Everybody knows that such businesses as restaurants, boutique retailers and movie theaters were whacked by the pandemic. But I admit that I didn’t fully realize how commercial real estate brokers were similarly hurt.
That became clear as I read through the nominations for this year’s Commercial Real Estate Awards, which the Business Journal presented on March 3. Several brokers described how deals fell apart when the pandemic hit last year and they had to get creative and be persistent to make them work, perhaps at a reduced price. In short, the dealmakers’ art came to the fore. 
For example, Yair Haimoff, Andrew Ghassemi and Matt Sreden of Spectrum Commercial Real Estate described how they found a willing buyer for a 65,000 square foot Class-A office building in Valencia. But when the pandemic hit, the deal was immediately jeopardized. They wrote that “through almost daily conference calls” they were able to keep communication open, which allowed negotiations to continue and eventually they structured a deal, including a price reduction, that worked for everyone. The $15 million sale won a gold award for Best Office Sale, largely because of the persistence and creativity the brokers demonstrated.
They weren’t alone. Several other brokers described similar pandemic-caused struggles. And, of course, we don’t know how many deals quietly were scuttled. 
Actually, not all commercial brokers were hurt. Those who specialize in industrial and warehouse space may have enjoyed a great year in the pandemic. That’s because companies involved in ecommerce and some manufacturing such as food service may have seen a surge in business and needed more space. In the big picture, however, that activity is not enough to offset the decline in office and retail space, and inventory is low for industrial space.
If you read the Commercial Real Estate Awards section in this issue, which honors high achieving brokers as well as the best Valley-area real estate projects of the year, you may be inspired by the accomplishments of those in the real estate world, many of whom successfully employed creativity and persistence to complete deals in a difficult year.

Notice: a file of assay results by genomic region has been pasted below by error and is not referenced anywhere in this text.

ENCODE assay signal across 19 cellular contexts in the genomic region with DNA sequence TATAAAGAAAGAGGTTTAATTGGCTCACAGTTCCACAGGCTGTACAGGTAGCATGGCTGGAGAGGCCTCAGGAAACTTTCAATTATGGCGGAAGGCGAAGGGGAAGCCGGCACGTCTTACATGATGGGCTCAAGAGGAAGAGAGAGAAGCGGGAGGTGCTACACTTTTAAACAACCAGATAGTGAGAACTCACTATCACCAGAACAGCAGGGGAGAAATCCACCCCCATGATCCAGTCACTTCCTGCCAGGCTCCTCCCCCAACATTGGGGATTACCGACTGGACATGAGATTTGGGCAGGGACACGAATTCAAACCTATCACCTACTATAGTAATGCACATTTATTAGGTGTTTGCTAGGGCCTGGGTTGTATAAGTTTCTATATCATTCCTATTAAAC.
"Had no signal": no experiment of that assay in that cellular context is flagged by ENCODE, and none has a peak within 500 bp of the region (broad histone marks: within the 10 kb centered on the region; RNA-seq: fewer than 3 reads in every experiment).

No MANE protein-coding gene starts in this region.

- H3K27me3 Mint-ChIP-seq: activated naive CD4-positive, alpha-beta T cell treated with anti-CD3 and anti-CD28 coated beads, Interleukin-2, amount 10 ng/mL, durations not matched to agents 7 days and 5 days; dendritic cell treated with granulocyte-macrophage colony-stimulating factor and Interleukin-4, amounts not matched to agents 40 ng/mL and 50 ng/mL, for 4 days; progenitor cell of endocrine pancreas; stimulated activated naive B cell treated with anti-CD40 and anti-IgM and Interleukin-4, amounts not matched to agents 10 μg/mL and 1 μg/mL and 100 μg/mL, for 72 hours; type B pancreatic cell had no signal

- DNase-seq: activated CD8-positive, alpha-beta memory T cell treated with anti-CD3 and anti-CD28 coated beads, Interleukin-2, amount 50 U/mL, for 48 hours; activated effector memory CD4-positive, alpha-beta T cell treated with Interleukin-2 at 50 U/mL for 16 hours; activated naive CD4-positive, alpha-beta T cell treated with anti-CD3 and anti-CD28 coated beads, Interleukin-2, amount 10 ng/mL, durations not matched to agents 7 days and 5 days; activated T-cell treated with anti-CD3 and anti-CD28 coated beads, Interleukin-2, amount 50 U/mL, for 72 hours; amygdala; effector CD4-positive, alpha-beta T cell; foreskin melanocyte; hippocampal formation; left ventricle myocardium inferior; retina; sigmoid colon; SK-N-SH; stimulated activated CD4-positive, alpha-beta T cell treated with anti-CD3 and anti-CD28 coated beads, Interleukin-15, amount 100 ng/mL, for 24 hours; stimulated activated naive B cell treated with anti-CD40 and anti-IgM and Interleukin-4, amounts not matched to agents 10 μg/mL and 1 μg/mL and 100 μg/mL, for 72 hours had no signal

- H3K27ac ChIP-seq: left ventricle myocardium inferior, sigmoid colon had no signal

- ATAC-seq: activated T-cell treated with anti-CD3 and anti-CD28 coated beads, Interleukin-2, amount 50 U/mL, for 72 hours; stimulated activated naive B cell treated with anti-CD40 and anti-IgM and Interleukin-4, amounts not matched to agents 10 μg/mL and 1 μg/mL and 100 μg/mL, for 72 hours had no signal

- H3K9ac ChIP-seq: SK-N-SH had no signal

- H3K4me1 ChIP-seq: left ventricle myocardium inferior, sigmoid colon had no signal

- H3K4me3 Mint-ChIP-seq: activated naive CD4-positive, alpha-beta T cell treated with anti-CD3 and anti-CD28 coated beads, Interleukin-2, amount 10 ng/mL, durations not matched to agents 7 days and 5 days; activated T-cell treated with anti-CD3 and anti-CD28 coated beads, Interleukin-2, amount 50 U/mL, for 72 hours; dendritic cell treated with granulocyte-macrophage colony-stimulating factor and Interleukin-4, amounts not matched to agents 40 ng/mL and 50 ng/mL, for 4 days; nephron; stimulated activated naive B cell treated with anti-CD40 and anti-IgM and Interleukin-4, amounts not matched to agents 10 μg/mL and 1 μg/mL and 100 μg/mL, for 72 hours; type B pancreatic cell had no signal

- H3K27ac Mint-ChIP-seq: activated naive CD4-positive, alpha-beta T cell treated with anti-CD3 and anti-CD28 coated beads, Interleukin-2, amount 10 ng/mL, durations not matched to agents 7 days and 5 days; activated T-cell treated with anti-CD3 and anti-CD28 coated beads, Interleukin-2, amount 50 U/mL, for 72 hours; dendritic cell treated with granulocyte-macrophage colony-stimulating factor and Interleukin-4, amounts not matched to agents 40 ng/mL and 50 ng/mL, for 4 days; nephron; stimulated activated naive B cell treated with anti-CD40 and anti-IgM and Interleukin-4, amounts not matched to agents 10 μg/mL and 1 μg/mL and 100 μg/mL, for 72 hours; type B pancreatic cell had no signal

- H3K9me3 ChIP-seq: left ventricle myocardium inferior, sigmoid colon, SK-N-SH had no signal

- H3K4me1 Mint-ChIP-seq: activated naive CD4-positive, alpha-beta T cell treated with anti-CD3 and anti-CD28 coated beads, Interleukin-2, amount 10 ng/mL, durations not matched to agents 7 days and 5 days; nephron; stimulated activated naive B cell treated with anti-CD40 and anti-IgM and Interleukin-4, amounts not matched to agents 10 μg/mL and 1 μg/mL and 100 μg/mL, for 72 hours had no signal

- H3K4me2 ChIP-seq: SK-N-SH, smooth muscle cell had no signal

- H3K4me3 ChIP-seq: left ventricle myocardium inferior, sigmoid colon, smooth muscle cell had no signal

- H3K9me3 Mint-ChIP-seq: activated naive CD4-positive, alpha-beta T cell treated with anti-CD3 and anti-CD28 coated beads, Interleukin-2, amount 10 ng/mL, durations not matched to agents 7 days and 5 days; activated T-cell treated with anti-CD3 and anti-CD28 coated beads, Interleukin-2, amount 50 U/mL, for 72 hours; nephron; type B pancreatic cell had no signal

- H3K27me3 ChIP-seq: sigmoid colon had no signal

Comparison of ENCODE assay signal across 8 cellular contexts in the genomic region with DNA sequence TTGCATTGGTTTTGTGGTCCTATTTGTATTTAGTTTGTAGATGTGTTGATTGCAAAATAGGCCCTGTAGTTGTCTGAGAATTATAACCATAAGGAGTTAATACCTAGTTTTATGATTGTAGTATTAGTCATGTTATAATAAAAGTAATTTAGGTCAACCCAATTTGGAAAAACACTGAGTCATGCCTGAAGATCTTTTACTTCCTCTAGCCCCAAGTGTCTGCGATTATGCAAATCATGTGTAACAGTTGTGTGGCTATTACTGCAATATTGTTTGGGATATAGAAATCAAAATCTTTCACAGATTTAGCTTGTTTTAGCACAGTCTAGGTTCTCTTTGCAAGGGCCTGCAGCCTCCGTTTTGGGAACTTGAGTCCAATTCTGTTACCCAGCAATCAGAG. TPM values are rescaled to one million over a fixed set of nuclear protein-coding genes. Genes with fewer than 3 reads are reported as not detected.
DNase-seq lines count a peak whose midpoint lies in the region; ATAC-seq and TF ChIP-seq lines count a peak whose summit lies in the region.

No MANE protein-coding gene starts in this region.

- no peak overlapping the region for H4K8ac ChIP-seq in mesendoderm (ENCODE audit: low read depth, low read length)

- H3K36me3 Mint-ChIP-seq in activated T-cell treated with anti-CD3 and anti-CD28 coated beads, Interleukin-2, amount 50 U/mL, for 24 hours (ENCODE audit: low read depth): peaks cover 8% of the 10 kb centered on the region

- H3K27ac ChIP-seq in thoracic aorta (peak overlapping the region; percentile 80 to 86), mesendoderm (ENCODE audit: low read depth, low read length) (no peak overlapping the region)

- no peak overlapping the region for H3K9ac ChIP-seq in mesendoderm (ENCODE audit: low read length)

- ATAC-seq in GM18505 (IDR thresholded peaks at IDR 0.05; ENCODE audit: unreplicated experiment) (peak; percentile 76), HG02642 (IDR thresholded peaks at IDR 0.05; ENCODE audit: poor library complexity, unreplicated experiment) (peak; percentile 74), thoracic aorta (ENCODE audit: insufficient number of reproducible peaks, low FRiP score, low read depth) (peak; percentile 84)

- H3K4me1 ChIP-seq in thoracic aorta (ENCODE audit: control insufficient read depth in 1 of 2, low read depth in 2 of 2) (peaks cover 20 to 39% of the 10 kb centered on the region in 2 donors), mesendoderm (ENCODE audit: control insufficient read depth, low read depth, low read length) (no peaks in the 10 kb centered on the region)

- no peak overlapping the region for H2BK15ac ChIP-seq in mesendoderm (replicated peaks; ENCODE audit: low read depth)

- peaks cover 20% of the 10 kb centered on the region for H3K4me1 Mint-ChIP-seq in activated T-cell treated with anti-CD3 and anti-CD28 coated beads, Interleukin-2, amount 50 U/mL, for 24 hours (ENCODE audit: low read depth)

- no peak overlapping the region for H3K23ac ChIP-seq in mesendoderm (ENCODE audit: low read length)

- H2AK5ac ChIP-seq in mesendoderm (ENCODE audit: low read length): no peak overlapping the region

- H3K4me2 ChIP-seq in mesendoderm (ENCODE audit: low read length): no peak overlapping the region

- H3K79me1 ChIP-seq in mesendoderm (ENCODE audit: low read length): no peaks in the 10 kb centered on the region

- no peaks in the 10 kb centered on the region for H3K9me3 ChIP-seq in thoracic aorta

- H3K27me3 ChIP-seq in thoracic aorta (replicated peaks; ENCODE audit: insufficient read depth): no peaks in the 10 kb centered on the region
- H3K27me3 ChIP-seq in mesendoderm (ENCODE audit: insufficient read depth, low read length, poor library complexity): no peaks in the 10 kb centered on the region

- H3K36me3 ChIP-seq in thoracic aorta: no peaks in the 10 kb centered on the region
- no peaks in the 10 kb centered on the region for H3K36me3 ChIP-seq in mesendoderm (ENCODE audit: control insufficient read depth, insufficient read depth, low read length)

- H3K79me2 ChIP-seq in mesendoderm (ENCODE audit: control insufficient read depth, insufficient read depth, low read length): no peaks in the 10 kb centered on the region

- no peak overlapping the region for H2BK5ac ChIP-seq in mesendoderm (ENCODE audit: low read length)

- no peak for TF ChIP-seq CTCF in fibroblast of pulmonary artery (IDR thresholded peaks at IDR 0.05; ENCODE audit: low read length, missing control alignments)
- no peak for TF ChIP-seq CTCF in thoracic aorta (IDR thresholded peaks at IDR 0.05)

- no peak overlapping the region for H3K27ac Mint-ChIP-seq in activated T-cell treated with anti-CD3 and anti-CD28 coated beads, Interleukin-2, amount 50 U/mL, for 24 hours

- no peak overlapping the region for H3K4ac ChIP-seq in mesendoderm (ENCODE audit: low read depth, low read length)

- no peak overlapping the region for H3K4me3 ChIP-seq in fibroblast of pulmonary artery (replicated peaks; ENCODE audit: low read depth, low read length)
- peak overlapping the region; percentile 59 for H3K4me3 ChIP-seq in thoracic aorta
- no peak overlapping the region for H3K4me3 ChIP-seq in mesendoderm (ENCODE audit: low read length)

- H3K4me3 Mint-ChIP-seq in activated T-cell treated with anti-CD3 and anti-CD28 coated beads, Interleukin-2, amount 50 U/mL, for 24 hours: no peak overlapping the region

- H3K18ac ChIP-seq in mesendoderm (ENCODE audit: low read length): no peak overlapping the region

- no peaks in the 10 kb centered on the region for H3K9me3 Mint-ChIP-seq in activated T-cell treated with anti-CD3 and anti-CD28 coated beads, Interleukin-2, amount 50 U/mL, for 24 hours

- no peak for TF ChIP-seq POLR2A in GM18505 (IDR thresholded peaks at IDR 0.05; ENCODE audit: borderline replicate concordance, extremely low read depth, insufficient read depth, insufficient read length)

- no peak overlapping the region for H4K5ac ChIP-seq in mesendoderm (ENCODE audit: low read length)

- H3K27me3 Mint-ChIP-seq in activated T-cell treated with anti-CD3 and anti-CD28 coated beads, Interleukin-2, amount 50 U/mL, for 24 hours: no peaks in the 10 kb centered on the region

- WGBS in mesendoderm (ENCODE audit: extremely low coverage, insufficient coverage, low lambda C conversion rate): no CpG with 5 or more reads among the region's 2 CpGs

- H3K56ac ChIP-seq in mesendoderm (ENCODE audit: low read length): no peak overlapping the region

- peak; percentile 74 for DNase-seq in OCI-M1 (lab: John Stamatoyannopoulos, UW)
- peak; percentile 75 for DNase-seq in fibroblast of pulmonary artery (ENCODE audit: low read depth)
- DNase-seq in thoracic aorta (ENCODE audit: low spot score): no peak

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If you’re a baby boomer who still owns a big house, read the op-ed below if you want a bit of a scare. 
The basic point – and this is a spoiler alert – is that the baby boomers are starting to turn 75 years old, and people sell their big family houses, on average, at age 78. So a big wave of boomer-owned houses is just about to start hitting the market. The writer, John Grace of Investor’s Advantage in Westlake Village, posits that a 50 percent plunge in home prices on the West Coast is at least possible.
Maybe so. I’m a boomer and I’ve long believed that I wouldn’t want to be stuck with a four-bedroom home in the suburbs when I’m in my 70s. After all, the millennials coming up behind us boomers are not as numerous, and they don’t want houses in the ’burbs anyway.
But wait one minute. Maybe not. In the last few years, it’s been reported that contrary to popular belief, millennials outnumber boomers. So, that implies that there may be a big pool of buyers coming up behind boomers. 
What’s more, some have pointed out that the millennials’ supposed distaste for the suburbs has been overhyped. Joel Kotkin, for example, has written extensively that as they age, millennials have been increasingly populating the suburbs. They want some yard space, a two- or three-car garage, good neighborhoods for the kids – the same things most everyone else wants.     
So, maybe boomers in their 70s will be able to sell their houses for a tidy sum, after all. 
At least, I tell that to myself. And I can’t explain why, but I can’t shake the feeling that I still wouldn’t want to be stuck with a four-bedroom home in the suburbs when I’m in my 70s.